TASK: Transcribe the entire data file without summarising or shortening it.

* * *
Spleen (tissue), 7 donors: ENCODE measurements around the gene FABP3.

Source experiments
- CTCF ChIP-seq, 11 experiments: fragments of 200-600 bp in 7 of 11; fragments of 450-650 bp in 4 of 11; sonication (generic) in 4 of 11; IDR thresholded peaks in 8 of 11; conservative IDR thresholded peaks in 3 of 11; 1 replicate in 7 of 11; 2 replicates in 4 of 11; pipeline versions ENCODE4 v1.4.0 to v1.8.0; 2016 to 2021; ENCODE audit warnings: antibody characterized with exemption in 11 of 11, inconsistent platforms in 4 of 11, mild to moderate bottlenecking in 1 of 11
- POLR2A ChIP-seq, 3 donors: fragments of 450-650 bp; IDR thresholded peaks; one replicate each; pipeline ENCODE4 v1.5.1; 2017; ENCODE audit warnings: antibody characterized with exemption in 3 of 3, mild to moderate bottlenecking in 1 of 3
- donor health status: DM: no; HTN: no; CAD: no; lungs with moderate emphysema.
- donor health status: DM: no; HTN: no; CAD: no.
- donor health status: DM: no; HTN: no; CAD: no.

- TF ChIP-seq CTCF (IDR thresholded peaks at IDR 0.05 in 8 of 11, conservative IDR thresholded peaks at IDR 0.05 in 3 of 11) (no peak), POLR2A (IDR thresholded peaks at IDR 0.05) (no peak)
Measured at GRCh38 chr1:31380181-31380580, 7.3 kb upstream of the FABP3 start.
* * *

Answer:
Spleen (tissue), 7 donors: ENCODE measurements around the gene FABP3.

Source experiments
- CTCF ChIP-seq, 11 experiments: fragments of 200-600 bp in 7 of 11; fragments of 450-650 bp in 4 of 11; sonication (generic) in 4 of 11; IDR thresholded peaks in 8 of 11; conservative IDR thresholded peaks in 3 of 11; 1 replicate in 7 of 11; 2 replicates in 4 of 11; pipeline versions ENCODE4 v1.4.0 to v1.8.0; 2016 to 2021; ENCODE audit warnings: antibody characterized with exemption in 11 of 11, inconsistent platforms in 4 of 11, mild to moderate bottlenecking in 1 of 11
- POLR2A ChIP-seq, 3 donors: fragments of 450-650 bp; IDR thresholded peaks; one replicate each; pipeline ENCODE4 v1.5.1; 2017; ENCODE audit warnings: antibody characterized with exemption in 3 of 3, mild to moderate bottlenecking in 1 of 3
- donor health status: DM: no; HTN: no; CAD: no; lungs with moderate emphysema.
- donor health status: DM: no; HTN: no; CAD: no.
- donor health status: DM: no; HTN: no; CAD: no.

- TF ChIP-seq CTCF (IDR thresholded peaks at IDR 0.05 in 8 of 11, conservative IDR thresholded peaks at IDR 0.05 in 3 of 11) (no peak), POLR2A (IDR thresholded peaks at IDR 0.05) (no peak)
Measured at GRCh38 chr1:31380181-31380580, 7.3 kb upstream of the FABP3 start.